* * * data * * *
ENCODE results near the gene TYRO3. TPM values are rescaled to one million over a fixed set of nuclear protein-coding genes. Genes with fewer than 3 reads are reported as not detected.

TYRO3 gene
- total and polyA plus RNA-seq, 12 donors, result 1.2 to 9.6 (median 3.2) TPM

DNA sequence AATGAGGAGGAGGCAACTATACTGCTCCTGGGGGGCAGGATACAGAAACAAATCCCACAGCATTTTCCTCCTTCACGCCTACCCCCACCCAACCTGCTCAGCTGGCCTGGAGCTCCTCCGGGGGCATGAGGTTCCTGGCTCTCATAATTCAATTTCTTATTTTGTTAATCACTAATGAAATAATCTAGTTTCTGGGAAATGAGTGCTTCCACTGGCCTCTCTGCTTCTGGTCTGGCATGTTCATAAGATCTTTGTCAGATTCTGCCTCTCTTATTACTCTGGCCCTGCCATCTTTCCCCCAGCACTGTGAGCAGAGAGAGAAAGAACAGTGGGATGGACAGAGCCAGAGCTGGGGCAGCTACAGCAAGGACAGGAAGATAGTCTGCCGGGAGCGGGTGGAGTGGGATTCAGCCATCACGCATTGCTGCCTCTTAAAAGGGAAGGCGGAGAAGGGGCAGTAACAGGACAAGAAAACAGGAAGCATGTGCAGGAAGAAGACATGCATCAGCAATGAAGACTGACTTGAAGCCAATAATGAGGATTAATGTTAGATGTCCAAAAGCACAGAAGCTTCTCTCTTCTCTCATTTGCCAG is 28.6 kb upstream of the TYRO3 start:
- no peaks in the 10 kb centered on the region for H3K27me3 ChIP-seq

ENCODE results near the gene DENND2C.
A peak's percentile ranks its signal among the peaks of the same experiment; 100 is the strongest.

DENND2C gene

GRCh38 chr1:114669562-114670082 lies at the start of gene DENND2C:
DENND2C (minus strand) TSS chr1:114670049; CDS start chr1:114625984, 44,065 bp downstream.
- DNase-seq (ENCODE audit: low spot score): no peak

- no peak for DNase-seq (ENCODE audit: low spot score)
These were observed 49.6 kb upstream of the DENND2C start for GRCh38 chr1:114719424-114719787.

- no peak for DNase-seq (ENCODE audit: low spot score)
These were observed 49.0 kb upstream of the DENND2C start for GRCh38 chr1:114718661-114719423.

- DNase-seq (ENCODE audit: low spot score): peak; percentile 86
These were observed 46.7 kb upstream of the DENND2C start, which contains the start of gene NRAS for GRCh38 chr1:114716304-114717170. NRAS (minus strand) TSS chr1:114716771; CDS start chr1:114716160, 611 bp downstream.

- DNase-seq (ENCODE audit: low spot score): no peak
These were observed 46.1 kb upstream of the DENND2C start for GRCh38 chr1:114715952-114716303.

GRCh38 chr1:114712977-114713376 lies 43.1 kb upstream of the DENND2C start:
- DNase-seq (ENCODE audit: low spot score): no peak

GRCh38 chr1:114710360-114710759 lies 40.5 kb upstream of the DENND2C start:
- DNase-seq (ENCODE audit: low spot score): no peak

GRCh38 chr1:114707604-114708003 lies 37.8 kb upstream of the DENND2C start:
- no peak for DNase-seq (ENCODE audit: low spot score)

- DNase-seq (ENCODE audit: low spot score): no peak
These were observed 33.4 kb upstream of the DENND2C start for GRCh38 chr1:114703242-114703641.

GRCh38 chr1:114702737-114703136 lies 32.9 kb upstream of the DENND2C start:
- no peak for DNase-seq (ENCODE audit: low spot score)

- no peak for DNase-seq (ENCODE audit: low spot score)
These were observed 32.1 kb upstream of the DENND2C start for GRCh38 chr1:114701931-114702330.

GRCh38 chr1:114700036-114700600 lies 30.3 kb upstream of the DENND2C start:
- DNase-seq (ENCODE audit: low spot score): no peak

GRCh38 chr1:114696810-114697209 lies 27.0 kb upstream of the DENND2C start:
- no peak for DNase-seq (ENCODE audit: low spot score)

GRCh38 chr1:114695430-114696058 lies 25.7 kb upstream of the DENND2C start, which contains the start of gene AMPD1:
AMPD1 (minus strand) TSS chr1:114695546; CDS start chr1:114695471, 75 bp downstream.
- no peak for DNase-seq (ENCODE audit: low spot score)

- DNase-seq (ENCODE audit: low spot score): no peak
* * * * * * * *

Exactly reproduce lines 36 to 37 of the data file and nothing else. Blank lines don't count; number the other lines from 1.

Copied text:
GRCh38 chr1:114695430-114696058 lies 25.7 kb upstream of the DENND2C start, which contains the start of gene AMPD1:
AMPD1 (minus strand) TSS chr1:114695546; CDS start chr1:114695471, 75 bp downstream.